A classroom observation conducted by the Koehler Center can help you see your class from a new perspective and give you ideas about how to enhance learning for your students. A Koehler Center classroom observation focuses specifically on pedagogical practices in terms of their impact on learning, and seeks to find evidence of a wide variety of best-practices. During an observation, Koehler Center faculty developers will visit your class and collect observational data about aspects of the teaching and learning occurring in the room. Common aspects include use of techniques and methods for facilitating learning, use of time and space, and student interaction.
The supportive consultation following the observation is intended to provide you with formative feedback to help you refine instructional techniques in order to improve student learning. The consultation is also an opportunity for you to reflect on your teaching, analyze strengths as well as areas for improvement, better understand your students and their learning, and generate new ideas for choices you might make in the future to more effectively meet your teaching and learning goals. Overall, the observation is intended to be formative and generative rather than summative and evaluative, as studies show that the formative aspect is an essential component of an effective observation (Chism, 2007).
How does a Classroom Observation work?
An observation consists of four parts:
- Instructor pre-observation consultation
- In-class observation
- Instructor post-observation consultation
- Reflective survey
The process starts with an instructor pre-observation consultation to discuss your course and your overall goals for the observation. Then, Koehler Center faculty developers will visit the class of your choosing and record observational data.
We will schedule an instructor post-observation consultation a few days after the observation, in which we will discuss what was observed, and help you use the information to make some informed instructional decisions. You will be provided with a written report that includes the observational notes, and any additional relevant resources.
At the end of the semester, once the course is finished, we will send a follow-up survey and ask you to reflect on the overall impact of the observation process.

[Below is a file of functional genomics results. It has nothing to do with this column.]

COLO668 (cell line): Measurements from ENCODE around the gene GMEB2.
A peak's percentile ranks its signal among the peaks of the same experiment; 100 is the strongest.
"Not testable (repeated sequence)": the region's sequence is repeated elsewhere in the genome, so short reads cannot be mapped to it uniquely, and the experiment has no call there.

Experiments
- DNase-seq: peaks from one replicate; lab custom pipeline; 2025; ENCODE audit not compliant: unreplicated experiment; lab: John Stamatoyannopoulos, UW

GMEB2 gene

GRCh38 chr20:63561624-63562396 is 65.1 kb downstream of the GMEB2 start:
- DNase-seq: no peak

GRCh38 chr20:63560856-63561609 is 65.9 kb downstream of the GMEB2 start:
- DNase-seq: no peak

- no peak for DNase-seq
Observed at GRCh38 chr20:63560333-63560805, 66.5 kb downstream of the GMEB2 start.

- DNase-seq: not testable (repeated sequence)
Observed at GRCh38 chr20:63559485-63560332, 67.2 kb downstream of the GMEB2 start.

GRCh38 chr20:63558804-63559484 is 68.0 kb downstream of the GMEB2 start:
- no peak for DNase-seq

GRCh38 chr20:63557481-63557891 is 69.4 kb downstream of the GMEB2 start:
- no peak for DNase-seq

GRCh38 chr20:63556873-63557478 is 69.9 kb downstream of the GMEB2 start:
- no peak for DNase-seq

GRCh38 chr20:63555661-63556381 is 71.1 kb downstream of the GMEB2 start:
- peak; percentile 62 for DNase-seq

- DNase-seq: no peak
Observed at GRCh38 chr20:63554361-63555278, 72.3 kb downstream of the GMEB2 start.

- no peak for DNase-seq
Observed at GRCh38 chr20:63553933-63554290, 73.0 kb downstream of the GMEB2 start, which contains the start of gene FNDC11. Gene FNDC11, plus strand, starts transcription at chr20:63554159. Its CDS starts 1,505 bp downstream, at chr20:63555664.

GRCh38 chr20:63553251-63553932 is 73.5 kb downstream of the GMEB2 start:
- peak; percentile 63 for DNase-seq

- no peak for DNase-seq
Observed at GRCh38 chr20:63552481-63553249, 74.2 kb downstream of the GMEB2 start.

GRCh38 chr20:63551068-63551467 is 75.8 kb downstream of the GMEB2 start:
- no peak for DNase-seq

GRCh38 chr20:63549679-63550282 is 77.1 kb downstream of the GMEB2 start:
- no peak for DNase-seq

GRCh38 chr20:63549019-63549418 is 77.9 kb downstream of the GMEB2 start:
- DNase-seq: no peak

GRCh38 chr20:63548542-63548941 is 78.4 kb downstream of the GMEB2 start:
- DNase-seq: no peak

Faculty often find the classroom observation feedback useful for writing self-reflections of teaching. Faculty may choose to share their reflections with departmental leadership, or they may choose to include them in a teaching portfolio for broader peer or departmental evaluations. We encourage you to check with your department regarding teaching reflection expectations.
Please note that conversations with Koehler Center staff are confidential. The Koehler Center will not share information generated during the observation process with anyone but the requesting faculty member.
Some faculty also wish to request a formal letter from the Koehler Center that documents the observation and highlights some of the general topics discussed during the consultation. If you would like a formal letter, we will ask you to send us a self-reflective statement describing changes to your teaching as a result of the observation, and the impact on student learning. This statement will help inform our writing of the letter.
What are the benefits of a Classroom Observation?
- Offers an opportunity to examine your teaching from a new perspective
- Provides a safe environment to discuss your teaching practice in objective and concrete ways
- Allows for in-depth formative feedback
- Provides new insight to student behavior and performance
- Leads to pedagogical adjustments that can improve SPOT evaluations
- Is intentionally structured and thoughtfully facilitated to be an overall positive experience
Who can request one?
Anyone teaching at TCU can request an observation. This is a development opportunity the Koehler Center provides to the TCU teaching community. Observations are conducted by Koehler Center faculty developers.
How do I request one?
Requests for Observations must be submitted by the following dates.
- Request form opened Thursday, August 1, 2019
- Request form will close Friday, September 27, 2019 (or when capacity is full)
- Request form will open Thursday, November 7, 2019
- Request form will close Friday, February 7, 2020 (or when capacity is full)
Because there are various course lengths and starting times for summer courses, please email firstname.lastname@example.org for information about requesting an Observation during the summer months. Please include 3 possible Observation dates and times in your request email. Your request should be emailed at least 1 month prior to the date(s) you are proposing for the Observation.
To request an observation, simply fill out the form below.
Chism, N.V.N. Peer Review of Teaching: A Sourcebook. Bolton, Mass.: Anker, 1999.
Lewis, K. “Collecting Information Using Class Observation.” In K. T. Brinko and R. J. Menges (eds.), Practically Speaking: A Sourcebook for Instructional Consultants in Higher Education. Stillwater, Okla.: New Forums Press, 1997.
Millis, B. J. “Conducting Effective Peer Classroom Observations.” To Improve the Academy, 1992, 11, 189–206.
Weimer, M. Improving College Teaching: Strategies for Developing Instructional Effectiveness. San Francisco: Jossey-Bass, 1990.
Wilkerson, L. “Classroom Observation: The Observer as Collaborator.” In E. C. Wadsworth (ed.), A Handbook for New Practitioners. Stillwater, Okla.: New Forums Press/Professional and Organizational Development Network in Higher Education, 1988.